Olivia Mitchell: You Might Live to 100. Will Your Money?
Wharton professor Olivia Mitchell and Stephen Utkus of Vanguard on how investors can prepare for increasing likelihood of long life spans.
Jeremy Siegel Sees ‘Really Great’ Opportunities in Emerging Markets
Jeremy Siegel, a senior advisor for WisdomTree and professor at The Wharton School, told investors on a quarterly call what he thought about the economy, Obamacare and Medicare.
Just How Puzzling Are Annuities?
A bombshell critical paper on annuities has strengths and weaknesses.
Annuity Puzzle Solved: Don’t Buy Them
Defying conventional wisdom, Kent Smetters of the Wharton School and Felix Reichling of the CBO say low demand for annuities is no mystery. If there is an annuity puzzle, it is why people don't short them.
It Pays to Be a Giver
In the hierarchical environments of the past, takers could climb to the top on the shoulders of givers. Today, it is givers who tend to thrive while takers find it much harder to prosper.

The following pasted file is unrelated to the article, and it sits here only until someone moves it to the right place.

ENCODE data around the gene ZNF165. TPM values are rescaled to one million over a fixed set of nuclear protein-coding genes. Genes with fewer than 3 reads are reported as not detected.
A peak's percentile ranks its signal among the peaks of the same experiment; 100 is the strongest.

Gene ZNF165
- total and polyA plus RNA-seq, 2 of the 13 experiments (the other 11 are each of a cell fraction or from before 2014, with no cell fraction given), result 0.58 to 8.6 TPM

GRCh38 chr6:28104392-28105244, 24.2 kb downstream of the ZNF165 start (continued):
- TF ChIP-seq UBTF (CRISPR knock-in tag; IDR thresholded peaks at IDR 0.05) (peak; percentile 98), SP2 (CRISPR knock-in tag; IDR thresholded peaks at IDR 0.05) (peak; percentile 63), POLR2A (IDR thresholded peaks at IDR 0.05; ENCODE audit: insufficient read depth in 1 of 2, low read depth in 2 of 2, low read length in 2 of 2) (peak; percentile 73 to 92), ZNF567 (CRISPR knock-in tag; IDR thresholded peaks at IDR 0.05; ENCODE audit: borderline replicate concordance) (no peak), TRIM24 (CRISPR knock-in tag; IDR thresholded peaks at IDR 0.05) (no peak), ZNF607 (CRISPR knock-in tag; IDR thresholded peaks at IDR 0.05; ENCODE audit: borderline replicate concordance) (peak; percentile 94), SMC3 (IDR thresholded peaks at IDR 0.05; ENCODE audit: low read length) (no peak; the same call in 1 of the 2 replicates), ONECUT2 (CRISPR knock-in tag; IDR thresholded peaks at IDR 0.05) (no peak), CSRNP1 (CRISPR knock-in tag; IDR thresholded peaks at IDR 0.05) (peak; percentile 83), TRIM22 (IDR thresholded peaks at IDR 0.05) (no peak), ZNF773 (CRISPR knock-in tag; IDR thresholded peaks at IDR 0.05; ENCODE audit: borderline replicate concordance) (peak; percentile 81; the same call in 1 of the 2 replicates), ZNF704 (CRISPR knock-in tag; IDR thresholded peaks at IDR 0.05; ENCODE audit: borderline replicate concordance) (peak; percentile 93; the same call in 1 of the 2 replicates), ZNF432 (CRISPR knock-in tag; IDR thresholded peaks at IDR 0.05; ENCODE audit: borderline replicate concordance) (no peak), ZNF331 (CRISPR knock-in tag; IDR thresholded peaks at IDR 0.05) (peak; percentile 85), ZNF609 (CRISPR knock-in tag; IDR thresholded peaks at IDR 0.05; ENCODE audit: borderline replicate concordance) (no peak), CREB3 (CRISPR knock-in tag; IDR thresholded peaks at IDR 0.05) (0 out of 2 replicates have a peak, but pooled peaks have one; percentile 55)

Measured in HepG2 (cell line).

Who Pays the Bill for Terrorism?
Beyond the unfathomable evil perpetrated on April 15 in Boston—human losses that can never be measured—come the more mundane, quantifiable aspects of the mayhem of which the Tsarnaev brothers are suspected.
T. Rowe Social Security Calculator Shows Strategies to Boost Benefits
T. Rowe Price's Benefits Evaluator helps advisors calculate the goals-based annual dollar amount that clients stand to claim from Social Security under a variety of scenarios.
National Advisors Trust Taps Former SEI Exec as CEO
James Combs Jr. hopes to further boost the RIA-owned trust's earnings, which have been growing in recent years.
HighTower, UBS Veteran Join in New York Partnership
MK Wealth Management’s principal, Mark Kravietz, is a longtime veteran of the financial services sector, most recently at UBS Financial Services.
Martin Zweig, Who Called Crash of ’87, Dies at 70
A generation of stockbrokers and individual investors for whom Zweig represented the wisdom of Wall Street are mourning the stock market legend’s passing.